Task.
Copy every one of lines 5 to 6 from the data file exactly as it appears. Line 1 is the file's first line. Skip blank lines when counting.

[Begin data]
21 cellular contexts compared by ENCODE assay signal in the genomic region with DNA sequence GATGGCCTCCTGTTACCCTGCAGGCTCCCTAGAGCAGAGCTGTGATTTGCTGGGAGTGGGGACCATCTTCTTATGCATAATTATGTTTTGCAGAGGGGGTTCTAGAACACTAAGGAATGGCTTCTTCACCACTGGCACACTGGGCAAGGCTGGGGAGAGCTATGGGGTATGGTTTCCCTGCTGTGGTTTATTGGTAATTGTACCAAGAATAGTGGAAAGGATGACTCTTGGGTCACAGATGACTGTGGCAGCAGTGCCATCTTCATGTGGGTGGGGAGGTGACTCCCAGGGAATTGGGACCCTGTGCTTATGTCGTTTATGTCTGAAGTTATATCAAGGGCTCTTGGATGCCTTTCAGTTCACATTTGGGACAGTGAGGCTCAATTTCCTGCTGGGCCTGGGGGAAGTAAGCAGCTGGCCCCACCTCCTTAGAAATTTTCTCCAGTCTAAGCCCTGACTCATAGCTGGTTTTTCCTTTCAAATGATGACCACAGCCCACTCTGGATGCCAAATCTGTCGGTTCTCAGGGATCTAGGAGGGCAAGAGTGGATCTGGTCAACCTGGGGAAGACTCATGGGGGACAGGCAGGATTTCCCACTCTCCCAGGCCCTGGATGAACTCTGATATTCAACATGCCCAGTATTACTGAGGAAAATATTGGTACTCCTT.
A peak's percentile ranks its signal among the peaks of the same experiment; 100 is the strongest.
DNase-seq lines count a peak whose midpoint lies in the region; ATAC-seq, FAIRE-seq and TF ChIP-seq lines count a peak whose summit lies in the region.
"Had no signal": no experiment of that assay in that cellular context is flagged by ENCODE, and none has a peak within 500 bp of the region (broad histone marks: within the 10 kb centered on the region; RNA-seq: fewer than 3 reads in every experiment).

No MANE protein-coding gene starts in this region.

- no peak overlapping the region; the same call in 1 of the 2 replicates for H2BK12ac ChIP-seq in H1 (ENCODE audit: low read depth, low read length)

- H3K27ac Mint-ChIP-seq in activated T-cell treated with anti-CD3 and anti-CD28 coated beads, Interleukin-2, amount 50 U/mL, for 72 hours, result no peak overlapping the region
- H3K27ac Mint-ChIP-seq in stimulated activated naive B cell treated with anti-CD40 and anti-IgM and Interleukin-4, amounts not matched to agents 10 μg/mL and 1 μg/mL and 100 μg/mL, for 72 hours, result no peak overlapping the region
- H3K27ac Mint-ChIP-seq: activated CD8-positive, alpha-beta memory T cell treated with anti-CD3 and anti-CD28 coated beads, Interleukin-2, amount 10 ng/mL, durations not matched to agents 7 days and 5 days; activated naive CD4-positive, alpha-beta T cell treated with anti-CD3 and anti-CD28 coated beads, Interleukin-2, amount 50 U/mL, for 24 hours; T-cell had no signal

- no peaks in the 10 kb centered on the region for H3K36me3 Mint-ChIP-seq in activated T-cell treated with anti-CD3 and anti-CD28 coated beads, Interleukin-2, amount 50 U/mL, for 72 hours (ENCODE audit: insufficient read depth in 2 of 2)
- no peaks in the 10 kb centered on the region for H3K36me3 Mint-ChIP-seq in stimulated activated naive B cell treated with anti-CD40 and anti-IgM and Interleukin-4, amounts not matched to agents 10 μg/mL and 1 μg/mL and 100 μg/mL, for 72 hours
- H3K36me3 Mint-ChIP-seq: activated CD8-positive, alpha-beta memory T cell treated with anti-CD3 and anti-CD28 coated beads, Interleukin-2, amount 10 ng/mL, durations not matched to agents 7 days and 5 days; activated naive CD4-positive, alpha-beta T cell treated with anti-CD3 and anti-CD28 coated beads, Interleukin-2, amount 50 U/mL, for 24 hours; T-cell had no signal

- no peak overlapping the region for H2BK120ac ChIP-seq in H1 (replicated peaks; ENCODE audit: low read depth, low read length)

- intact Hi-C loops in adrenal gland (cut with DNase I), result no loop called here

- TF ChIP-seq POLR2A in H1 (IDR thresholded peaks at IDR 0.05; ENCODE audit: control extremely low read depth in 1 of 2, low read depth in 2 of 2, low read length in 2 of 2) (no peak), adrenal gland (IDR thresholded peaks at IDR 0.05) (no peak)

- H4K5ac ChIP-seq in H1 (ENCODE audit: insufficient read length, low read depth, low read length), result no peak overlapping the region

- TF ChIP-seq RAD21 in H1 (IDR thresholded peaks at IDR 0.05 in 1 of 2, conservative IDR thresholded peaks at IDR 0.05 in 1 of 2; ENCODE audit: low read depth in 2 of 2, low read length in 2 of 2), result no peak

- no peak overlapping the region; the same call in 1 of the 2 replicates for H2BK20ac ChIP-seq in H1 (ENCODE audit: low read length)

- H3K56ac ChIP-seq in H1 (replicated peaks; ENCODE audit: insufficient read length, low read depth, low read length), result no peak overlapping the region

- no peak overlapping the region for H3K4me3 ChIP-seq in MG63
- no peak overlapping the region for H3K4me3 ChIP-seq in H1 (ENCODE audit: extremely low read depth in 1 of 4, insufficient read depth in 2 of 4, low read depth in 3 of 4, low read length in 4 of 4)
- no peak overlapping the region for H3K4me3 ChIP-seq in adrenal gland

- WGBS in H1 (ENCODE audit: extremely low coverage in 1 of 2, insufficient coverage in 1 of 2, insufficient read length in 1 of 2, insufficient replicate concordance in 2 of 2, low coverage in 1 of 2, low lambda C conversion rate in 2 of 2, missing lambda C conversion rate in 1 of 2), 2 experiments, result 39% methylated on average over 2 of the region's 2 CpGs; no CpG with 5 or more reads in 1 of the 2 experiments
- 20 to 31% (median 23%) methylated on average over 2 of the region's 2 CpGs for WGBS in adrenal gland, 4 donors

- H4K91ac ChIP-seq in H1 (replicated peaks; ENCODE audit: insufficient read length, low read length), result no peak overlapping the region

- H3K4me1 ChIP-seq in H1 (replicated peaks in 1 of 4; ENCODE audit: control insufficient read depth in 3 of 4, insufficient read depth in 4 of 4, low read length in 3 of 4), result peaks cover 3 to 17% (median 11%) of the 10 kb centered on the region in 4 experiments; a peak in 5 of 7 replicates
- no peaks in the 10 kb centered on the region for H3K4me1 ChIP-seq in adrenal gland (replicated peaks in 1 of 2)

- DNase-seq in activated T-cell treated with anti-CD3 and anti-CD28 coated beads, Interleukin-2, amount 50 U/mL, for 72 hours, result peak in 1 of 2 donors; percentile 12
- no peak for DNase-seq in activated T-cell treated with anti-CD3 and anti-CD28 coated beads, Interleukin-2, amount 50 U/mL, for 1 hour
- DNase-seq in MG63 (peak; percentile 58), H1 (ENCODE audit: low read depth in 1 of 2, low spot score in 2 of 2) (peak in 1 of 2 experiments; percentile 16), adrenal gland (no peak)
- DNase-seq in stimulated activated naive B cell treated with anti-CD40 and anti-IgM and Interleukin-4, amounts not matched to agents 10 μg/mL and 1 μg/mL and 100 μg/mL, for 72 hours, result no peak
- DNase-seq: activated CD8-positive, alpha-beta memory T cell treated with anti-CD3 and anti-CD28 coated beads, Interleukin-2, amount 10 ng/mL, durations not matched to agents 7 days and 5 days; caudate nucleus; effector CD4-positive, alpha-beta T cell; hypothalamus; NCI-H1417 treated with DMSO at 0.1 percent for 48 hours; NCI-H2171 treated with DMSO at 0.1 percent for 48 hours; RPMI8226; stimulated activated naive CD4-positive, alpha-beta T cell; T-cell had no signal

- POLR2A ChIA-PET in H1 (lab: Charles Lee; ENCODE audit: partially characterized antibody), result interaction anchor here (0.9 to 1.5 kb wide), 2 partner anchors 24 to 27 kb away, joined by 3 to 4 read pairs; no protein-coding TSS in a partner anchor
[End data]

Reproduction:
No MANE protein-coding gene starts in this region.

- no peak overlapping the region; the same call in 1 of the 2 replicates for H2BK12ac ChIP-seq in H1 (ENCODE audit: low read depth, low read length)